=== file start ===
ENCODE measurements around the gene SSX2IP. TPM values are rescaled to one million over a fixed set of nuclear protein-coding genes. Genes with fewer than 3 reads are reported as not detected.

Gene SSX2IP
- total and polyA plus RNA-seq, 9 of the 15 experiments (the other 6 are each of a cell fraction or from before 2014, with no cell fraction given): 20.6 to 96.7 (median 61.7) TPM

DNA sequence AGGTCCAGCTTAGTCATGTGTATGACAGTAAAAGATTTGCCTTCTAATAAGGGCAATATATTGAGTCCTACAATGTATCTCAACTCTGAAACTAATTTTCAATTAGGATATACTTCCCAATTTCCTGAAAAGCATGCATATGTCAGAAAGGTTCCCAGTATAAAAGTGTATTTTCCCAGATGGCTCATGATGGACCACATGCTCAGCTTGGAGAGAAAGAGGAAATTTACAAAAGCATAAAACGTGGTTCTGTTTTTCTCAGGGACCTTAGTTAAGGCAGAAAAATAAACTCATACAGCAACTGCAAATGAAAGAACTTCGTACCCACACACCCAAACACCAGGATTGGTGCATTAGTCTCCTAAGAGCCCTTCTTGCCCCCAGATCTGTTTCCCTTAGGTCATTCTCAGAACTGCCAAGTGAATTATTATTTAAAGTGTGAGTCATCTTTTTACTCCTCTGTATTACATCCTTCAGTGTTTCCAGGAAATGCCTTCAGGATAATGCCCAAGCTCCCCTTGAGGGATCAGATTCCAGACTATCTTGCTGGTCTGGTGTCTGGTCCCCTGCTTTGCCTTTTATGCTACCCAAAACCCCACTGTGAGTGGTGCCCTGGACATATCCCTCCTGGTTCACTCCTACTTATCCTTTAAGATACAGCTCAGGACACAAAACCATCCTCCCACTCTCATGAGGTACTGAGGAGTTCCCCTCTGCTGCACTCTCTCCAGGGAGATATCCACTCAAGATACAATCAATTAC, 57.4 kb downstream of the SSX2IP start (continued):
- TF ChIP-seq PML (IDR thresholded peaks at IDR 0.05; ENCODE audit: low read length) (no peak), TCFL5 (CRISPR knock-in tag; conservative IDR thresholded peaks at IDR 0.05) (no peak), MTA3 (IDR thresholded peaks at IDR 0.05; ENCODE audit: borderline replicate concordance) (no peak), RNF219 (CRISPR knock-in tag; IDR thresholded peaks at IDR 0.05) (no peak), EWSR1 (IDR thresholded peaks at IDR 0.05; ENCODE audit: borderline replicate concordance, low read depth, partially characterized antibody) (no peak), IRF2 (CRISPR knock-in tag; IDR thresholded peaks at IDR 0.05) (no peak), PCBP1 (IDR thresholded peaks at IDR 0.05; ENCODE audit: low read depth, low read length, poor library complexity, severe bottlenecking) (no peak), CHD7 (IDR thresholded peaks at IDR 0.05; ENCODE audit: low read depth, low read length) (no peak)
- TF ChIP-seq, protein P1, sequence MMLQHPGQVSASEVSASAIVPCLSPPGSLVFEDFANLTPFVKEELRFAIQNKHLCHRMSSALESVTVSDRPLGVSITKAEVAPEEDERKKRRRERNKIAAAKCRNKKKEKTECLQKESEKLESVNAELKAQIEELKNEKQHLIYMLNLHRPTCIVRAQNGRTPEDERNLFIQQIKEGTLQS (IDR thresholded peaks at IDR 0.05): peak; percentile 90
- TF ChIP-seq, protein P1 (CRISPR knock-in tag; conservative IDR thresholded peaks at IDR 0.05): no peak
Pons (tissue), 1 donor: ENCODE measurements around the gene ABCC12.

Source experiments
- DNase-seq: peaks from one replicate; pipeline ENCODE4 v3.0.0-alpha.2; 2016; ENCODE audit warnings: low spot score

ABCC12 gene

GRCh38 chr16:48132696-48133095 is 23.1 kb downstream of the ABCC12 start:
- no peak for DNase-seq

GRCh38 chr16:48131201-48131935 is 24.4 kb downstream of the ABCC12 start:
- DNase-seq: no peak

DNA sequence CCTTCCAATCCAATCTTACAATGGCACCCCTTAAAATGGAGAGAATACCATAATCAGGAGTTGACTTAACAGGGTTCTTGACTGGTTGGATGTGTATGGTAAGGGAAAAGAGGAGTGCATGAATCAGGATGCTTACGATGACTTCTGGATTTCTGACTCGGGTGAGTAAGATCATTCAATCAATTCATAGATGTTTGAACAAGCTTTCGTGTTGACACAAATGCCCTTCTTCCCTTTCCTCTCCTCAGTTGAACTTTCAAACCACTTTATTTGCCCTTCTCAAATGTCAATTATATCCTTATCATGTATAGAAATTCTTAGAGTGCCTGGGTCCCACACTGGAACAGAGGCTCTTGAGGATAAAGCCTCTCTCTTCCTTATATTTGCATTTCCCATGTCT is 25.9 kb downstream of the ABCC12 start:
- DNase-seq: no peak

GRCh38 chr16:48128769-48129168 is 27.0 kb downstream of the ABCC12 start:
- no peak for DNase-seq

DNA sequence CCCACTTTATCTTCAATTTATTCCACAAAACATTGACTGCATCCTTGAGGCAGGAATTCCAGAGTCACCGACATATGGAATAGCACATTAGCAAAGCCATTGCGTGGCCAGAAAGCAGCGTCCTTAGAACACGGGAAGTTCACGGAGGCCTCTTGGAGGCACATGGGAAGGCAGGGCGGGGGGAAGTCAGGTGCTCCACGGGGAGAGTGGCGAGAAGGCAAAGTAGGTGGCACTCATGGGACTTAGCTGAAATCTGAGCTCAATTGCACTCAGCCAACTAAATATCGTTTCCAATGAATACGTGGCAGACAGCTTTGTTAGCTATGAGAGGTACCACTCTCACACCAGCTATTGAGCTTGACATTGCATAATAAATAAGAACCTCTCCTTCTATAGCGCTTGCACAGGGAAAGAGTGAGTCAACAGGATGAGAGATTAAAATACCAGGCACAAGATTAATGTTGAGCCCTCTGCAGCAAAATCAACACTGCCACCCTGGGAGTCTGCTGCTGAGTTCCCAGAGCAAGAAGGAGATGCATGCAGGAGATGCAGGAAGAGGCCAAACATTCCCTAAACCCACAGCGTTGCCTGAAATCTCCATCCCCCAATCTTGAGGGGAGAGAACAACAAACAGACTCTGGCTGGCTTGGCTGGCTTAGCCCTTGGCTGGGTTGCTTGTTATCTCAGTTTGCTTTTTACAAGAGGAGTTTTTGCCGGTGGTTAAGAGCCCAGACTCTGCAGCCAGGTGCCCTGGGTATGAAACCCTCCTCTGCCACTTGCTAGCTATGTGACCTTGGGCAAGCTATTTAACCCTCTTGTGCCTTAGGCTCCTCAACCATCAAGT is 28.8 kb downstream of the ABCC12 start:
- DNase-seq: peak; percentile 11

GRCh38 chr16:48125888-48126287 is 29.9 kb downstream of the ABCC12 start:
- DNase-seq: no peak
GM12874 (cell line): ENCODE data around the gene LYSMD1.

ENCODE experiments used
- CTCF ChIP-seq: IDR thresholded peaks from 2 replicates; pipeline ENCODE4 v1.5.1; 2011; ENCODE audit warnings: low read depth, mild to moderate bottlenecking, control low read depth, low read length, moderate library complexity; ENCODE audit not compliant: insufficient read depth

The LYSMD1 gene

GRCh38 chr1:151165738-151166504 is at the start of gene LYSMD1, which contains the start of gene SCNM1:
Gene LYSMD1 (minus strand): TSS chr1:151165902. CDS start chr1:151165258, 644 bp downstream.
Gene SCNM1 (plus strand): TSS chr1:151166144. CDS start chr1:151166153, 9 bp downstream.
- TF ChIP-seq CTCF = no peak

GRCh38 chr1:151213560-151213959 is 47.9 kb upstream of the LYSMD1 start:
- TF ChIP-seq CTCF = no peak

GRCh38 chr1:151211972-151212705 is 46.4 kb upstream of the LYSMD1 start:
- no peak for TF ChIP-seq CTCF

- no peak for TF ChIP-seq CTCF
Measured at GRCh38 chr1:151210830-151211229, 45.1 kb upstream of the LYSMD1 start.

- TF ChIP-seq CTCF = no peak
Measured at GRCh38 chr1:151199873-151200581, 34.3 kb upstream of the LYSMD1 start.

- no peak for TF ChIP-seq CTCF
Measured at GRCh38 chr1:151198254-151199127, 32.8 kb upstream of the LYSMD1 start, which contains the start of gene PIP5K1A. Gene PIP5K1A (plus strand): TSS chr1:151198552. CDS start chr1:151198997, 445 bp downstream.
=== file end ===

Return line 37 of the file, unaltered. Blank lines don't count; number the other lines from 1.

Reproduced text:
Measured at GRCh38 chr1:151210830-151211229, 45.1 kb upstream of the LYSMD1 start.